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Inspection carried out on 24 September 2018

During a routine inspection

We conducted an announced comprehensive inspection of Kare Plus Maidstone on 24 September 2018. Kare Plus Maidstone is a domiciliary care agency. It provides personal care to people living in their own houses and flats in the community. It provides a service to older adults, younger adults and people with dementia, learning disabilities, autism or physical disabilities. At the time of our inspection the service was not supporting anyone with autism or learning disabilities.

On the day of our inspection there were 17 people using the service and everyone received the regulated activity. CQC only inspects the service being received by people provided with ‘personal care’; help with tasks related to personal hygiene and eating. Where they do we also take into account any wider social care provided.

This was the first inspection of this service as the service was registered with CQC on 26 September 2017. A registered manager was in post. A registered manager is a person who has registered with the Care Quality Commission to manage the service. Like registered providers, they are ‘registered persons’. Registered persons have legal responsibility for meeting the requirements in the Health and Social Care Act 2008 and associated Regulations about how the service is run.

People were protected from abuse and avoidable harm and the provider had effective systems in place to manage this. Risks to people were identified, risk assessments were completed and kept up to date. There was enough safely recruited and suitably trained staff to meet people’s assessed needs. There was some feedback from people that calls had been late, however, staff had the time to meet people’s needs. The provider had acted on this feedback and was implementing a new electronic care system to improve the monitoring of late or missed calls. People were supported with their medicines safely and protected from the risk of infection. Accidents and incidents had been monitored and analysed; and lessons were learnt from these.

People's needs assessments were kept up to date and reflected in people's care records. There was clear guidance for staff on how to support people with their needs in the way the person wanted. People's individual protected characteristics, such as their sexuality or disability were considered during needs assessments and within peoples care plans. People were supported to live healthily and access healthcare. People were supported to have maximum choice and control of their lives and staff supported them in the least restrictive way possible; the policies and systems in the service supported this practice.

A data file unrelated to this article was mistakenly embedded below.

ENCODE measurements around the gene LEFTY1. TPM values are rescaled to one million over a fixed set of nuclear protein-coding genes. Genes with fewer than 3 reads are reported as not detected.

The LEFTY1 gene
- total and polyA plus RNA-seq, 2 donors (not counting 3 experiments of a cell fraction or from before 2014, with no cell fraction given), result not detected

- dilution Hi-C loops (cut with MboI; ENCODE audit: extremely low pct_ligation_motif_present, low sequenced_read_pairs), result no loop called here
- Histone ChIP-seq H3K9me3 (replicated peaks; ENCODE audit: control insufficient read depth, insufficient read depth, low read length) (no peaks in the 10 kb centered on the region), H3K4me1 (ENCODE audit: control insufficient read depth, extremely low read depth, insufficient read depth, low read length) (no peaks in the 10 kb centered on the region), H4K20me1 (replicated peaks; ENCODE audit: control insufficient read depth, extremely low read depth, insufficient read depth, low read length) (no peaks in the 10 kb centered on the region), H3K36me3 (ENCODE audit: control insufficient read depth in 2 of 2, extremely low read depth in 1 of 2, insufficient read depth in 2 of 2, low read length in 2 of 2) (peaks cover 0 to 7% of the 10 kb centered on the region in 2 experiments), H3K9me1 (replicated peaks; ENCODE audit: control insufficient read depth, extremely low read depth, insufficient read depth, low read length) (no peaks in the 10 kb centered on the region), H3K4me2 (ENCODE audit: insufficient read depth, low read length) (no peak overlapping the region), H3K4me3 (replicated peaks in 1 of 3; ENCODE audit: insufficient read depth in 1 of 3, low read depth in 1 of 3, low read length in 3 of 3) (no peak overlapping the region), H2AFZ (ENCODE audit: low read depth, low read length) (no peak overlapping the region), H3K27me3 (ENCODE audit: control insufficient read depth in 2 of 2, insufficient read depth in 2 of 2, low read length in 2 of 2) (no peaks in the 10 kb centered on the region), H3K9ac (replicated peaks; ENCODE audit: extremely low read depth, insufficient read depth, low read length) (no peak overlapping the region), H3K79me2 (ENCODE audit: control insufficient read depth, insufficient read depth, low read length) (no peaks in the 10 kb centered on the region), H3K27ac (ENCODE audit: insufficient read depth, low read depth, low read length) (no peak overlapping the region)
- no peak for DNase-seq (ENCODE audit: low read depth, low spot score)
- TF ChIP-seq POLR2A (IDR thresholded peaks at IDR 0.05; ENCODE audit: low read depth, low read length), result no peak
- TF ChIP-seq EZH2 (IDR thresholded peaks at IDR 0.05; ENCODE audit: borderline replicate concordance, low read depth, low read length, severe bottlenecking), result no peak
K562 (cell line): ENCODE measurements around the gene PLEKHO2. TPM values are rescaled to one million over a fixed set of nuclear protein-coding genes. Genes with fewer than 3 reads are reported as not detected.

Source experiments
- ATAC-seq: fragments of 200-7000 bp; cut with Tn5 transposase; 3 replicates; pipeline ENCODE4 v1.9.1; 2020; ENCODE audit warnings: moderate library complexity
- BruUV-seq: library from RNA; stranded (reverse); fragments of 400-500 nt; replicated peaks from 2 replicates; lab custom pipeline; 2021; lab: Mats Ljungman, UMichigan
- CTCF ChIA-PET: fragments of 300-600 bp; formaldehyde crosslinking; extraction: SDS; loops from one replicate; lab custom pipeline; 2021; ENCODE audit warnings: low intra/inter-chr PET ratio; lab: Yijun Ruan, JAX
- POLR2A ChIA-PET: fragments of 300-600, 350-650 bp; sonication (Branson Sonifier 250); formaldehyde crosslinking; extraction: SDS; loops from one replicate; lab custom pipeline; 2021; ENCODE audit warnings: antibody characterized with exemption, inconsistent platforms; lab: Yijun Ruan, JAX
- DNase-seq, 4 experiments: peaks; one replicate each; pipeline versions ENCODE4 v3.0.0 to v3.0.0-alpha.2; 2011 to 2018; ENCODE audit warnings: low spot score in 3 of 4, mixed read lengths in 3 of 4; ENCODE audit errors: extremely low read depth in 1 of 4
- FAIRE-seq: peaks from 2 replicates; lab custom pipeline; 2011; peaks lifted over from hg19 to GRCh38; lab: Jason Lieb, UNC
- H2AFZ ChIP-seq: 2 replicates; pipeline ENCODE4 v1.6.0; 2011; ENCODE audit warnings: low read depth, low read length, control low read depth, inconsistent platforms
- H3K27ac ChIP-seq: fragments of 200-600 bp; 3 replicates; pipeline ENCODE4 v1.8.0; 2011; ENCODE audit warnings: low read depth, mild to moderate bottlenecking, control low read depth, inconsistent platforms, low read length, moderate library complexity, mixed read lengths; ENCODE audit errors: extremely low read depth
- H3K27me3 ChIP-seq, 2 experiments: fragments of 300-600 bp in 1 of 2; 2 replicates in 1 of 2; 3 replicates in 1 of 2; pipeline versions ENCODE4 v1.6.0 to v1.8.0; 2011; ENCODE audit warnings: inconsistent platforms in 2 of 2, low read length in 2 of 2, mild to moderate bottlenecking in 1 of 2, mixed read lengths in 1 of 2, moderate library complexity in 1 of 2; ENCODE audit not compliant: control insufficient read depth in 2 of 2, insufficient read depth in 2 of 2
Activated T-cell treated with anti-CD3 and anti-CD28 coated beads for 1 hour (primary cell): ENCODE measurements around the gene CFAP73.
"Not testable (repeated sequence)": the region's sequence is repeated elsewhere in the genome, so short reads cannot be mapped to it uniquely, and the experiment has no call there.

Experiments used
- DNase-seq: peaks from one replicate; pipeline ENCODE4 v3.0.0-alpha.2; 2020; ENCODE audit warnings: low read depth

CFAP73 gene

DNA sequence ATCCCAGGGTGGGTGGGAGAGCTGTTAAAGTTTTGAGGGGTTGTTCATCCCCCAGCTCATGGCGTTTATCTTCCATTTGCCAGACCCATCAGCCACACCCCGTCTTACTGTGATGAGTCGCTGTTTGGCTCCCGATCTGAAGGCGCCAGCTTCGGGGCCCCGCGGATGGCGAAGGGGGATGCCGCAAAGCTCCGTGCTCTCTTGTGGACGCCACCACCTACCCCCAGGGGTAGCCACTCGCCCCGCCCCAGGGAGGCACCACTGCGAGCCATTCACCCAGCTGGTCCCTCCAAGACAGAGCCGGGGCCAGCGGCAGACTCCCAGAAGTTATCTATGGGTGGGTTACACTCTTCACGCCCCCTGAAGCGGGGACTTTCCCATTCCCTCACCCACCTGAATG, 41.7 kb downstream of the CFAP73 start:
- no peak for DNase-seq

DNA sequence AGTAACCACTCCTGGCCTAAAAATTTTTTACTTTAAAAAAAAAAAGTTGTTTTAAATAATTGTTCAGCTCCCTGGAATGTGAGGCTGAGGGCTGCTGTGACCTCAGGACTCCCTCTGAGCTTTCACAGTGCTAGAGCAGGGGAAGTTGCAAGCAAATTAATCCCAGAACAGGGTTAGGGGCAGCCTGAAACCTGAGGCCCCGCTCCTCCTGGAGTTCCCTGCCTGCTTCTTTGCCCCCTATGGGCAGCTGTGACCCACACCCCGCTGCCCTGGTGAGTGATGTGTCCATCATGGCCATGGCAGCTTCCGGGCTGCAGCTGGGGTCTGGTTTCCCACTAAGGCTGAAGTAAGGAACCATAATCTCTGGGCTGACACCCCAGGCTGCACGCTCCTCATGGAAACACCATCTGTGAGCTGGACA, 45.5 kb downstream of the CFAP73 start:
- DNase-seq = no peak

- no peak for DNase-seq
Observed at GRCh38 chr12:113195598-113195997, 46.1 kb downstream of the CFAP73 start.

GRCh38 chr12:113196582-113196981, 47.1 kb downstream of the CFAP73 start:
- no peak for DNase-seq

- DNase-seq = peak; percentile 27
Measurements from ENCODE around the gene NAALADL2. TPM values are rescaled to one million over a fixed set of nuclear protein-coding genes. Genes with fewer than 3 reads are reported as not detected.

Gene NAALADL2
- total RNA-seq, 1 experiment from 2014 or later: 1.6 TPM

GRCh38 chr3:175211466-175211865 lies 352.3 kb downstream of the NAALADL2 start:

People were treated with kindness and staff were caring and respectful. The service had received positive feedback from other health professionals, relatives, staff and people. There was a person-centred culture and the managers and staff knew the people they cared for well. People and relatives were involved with their care and staff respected people's need for privacy and dignity. Confidential information was kept secure and people’s independence was promoted.

People received personalised care which was responsive to their needs. Care plans and assessments were kept up to date, were detailed and person centred and recorded what was important to the person. People were involved in their reviews, along with their relatives. People could raise any concerns or complaints they had. The complaints procedure was available to people and complaints were managed appropriately. People’s end of life wishes, where known, were recorded and reflected well in people’s care records.

People, relatives and staff were engaged in the service and the registered manager had acted on feedback received from people and their relatives. The provider had systems in place to promote continuous learning and acted to make improvements. The provider had good oversight of the quality and safety of the service and risks. Regulatory requirements were understood an